By Jim Schutze
By Rachel Watts
By Lauren Drewes Daniels
By Anna Merlan
By Lee Escobedo
By Eric Nicholson
On this Tuesday afternoon, Simpson is particularly excited. The day before, he went to a Wolf Camera & Video store and found a camera that has a lens powerful enough to zoom in on a car's license plate from across the street.
The find was almost as exciting as Simpson's discovery that Mapsco stores sell a computer disc that lists all the people in Dallas County who have been arrested. And it only costs $49.95.
"I love arrests," he says.
Not one to pass up a chance to gossip with a reporter, Simpson was more than eager to get together over lunch. Of course, this was before he realized that the story was going to focus on him rather than his political agenda.
In early 1995, Simpson says, he began "evaluating" the city of Dallas. He concluded that the city's leaders had lost sight of "basic mainstream American concerns" and that someone had to put the city back on the right course.
"It seemed as though the only people involved in government at the local level all had some type of vested interest in the outcome of a situation and were unable to act objectively for what was just in the best interest of the community," Simpson says.
Greed. Damn greed. According to Simpson, today's politicians are too self-serving and can be bought and sold like whores. Long gone, he thinks, are the old days when a "benevolent oligarchy" of the city's most powerful men efficiently ruled Big D though the Dallas Citizens Council and, more recently, the Dallas Breakfast Group.
Not that everything back then was rosy, Simpson says, but when the R. L. Thorntons and John Stemmonses of the city snapped their fingers, buildings got built and roads got paved. Nowadays, he says, the roads are crumbling, the public schools are in disarray, police don't respond to crimes fast enough, and government agencies are inefficient.
A man of means, Simpson began picking up the phone some two years ago and cold-calling conservative political insiders to see if they'd be interested in creating a forum--a new Citizens Council, of sorts, with Simpson in charge.
That is how the North Texas Leadership Council--with Simpson at the helm--was launched. Two years later, the "council" still consists primarily of Simpson, working out of his tiny office, supporting himself with donations, and faxing tidbits of political intrigue to the 200 or so people on his mailing list.
Simpson says that when he created the NTLC, he borrowed heavily from the Washington-based Leadership Institute, an organization that recruits conservatives and trains them in the public policy process.
The institute offers classes in broadcast journalism, public relations, and Capitol Hill training, according to information posted on its website. When the institute hosts its annual convention this November, the featured speakers will include Oliver North, Steve Forbes, and Phyllis Schlafly.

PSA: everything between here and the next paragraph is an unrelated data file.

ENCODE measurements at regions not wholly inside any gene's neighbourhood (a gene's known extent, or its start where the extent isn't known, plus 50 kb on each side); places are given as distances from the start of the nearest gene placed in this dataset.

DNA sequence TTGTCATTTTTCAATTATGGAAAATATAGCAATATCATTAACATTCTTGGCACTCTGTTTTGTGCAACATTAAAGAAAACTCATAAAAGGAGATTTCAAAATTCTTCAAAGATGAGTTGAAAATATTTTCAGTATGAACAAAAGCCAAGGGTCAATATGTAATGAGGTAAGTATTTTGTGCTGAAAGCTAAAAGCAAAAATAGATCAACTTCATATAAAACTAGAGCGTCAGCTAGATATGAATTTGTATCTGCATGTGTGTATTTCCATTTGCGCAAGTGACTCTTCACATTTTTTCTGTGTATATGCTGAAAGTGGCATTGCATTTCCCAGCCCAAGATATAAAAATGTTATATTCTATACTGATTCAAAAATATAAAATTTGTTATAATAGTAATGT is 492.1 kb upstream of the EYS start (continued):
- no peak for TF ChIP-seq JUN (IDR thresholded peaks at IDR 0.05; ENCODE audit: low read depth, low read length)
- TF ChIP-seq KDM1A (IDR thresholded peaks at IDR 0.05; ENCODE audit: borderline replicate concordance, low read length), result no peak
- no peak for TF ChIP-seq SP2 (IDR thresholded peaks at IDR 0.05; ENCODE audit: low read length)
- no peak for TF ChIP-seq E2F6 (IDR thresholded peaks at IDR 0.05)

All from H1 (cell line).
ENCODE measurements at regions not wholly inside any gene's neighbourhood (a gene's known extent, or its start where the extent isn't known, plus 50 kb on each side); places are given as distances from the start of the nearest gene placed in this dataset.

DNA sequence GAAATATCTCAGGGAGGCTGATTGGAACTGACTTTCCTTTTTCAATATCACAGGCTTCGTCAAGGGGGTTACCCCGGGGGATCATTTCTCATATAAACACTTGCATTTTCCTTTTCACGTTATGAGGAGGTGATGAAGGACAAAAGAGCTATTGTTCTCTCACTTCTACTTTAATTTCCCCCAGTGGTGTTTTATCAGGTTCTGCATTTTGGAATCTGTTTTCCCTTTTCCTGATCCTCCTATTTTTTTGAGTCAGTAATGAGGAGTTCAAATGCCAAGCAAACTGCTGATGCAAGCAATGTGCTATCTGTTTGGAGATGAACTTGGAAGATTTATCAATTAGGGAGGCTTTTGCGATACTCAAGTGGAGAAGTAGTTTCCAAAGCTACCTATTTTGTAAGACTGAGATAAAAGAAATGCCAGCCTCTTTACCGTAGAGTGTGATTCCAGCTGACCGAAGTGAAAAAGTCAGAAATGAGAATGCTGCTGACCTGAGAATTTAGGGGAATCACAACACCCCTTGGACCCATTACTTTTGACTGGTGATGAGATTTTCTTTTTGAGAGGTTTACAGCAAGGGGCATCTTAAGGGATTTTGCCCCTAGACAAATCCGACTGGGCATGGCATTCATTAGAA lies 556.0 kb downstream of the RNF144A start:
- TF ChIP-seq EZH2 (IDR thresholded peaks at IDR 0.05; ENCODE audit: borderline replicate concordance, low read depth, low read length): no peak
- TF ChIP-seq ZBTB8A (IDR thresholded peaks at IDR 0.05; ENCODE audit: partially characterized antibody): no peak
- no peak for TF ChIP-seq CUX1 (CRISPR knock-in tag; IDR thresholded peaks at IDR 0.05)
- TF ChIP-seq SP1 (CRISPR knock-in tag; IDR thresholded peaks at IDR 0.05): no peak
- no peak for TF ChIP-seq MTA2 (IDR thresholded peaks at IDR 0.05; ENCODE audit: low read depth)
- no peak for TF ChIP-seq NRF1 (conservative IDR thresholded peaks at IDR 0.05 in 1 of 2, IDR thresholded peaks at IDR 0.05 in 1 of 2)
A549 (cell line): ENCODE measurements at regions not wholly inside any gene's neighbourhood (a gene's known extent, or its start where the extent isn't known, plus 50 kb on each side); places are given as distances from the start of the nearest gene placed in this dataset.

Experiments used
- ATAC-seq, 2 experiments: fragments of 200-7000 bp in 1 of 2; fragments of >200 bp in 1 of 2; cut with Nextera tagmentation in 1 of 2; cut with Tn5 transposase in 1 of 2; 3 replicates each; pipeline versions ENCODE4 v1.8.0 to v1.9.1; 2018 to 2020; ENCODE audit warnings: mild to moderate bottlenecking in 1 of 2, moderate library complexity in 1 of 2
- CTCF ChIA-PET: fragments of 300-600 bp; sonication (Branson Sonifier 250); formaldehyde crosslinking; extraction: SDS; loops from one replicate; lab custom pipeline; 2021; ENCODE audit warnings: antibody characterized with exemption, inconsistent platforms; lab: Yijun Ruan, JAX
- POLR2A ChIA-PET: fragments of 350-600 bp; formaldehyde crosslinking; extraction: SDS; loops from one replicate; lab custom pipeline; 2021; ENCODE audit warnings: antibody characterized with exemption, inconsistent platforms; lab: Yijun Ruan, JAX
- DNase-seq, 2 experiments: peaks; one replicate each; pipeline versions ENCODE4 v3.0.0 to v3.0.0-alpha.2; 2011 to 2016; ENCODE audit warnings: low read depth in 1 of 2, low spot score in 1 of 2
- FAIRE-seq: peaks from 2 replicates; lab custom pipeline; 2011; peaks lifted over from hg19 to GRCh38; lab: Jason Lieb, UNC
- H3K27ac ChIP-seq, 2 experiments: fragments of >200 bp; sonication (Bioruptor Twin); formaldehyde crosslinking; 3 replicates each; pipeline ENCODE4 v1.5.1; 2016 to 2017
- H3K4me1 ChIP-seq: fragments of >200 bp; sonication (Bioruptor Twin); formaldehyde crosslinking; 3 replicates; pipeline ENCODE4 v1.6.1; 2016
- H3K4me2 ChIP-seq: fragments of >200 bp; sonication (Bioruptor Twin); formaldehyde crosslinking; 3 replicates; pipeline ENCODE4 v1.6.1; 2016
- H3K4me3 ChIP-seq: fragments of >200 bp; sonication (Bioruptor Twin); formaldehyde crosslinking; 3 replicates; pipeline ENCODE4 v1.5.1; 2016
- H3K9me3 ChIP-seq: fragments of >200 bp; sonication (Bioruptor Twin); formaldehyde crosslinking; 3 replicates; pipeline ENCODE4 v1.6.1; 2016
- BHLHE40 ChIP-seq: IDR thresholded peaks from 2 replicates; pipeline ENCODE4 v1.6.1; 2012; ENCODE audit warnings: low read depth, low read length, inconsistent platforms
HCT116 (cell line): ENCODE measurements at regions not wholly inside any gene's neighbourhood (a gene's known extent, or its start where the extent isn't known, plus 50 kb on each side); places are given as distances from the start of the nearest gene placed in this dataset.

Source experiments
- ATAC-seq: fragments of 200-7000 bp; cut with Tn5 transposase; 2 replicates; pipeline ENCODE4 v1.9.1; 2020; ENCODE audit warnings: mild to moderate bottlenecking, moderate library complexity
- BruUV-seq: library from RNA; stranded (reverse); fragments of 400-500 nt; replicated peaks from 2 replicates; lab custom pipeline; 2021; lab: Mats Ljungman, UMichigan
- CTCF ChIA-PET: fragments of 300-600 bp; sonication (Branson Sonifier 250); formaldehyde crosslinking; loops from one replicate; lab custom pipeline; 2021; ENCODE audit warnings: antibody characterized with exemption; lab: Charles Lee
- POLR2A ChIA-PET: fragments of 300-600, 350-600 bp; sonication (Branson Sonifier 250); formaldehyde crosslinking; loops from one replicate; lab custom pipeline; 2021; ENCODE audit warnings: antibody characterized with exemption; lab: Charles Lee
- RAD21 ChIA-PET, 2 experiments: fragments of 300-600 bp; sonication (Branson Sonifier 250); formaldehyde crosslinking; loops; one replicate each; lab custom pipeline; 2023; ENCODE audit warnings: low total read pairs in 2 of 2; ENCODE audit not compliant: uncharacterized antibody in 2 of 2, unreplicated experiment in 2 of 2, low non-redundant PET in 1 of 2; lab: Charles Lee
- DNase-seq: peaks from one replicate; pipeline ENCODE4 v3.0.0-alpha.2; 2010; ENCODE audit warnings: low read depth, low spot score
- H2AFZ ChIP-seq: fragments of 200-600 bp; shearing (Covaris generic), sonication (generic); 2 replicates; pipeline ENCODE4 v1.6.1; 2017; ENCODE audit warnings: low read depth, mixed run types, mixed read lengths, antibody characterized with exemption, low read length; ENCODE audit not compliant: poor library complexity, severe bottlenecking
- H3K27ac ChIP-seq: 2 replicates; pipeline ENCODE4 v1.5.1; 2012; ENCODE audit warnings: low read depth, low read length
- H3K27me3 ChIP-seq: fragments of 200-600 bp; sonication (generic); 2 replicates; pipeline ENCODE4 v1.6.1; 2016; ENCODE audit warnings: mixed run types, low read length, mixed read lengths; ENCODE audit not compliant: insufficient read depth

Simpson's NTLC is a virtual carbon copy, as described by Dallas County Commissioner Jim Jackson, an early Simpson convert.
"The original idea for the North Texas Leadership Council was that it would furnish a place for leaders of different conservative groups to come together and act as kind of a coordinating board," Jackson says. "I don't know if that's what I'd call it today. It's grown more into a think tank."
With Jackson on board, Simpson quickly found a home at the right end of the political spectrum. Soon, he counted folks like former Dallas City Councilman Jerry Bartos and even Vance Miller, the son of real estate magnate Henry S. Miller, among his supporters.
Miller says he's known Simpson for about three years and is convinced that he is a man of integrity. "He does very, very solid work," Miller says. "It's a pleasure working with him."
Like Miller, Bartos says he was attracted to Simpson's personality, and he recalls helping Simpson figure out an appropriate title for his new group.
"I had a lot of input on their name," says Bartos, who thinks he's still on the organization's board of directors. "They were talking about naming it to the Metroplex. I said nowadays, everything is regional."
So, North Texas was combined with Leadership and Council. Just like that, Simpson's baby was born: The North Texas Leadership Council. The name sounds big. It sounds important. And Simpson has the public relations skills to back it up.
In the spirit of the Dallas Breakfast Group, which still counts the city's most powerful CEOs among its membership, Simpson began sponsoring his own monthly breakfast meetings in 1995. The meetings usually take place on Thursdays inside the S&S Tea Room in the Inwood Village Shopping Center.
Simpson says he has invited speakers from the Leadership Institute to some meetings, while others afforded local candidates a chance to present their political platforms and discuss local issues.
Although conservatives like Jackson and Bartos constituted the NTLC's early get-togethers, Simpson's networking skills have attracted attendees from across the political spectrum. Nowadays, Simpson has no problem attracting crowds of 50 to 60 people.
Dallas Councilwoman Donna Blumer is a big fan of the meetings--and of Simpson.
"The way I met him, he just called from out of the blue. Oh golly, it's been a couple of years ago," Blumer says. "He was making random phone calls, and he invited me to a meeting he was having."
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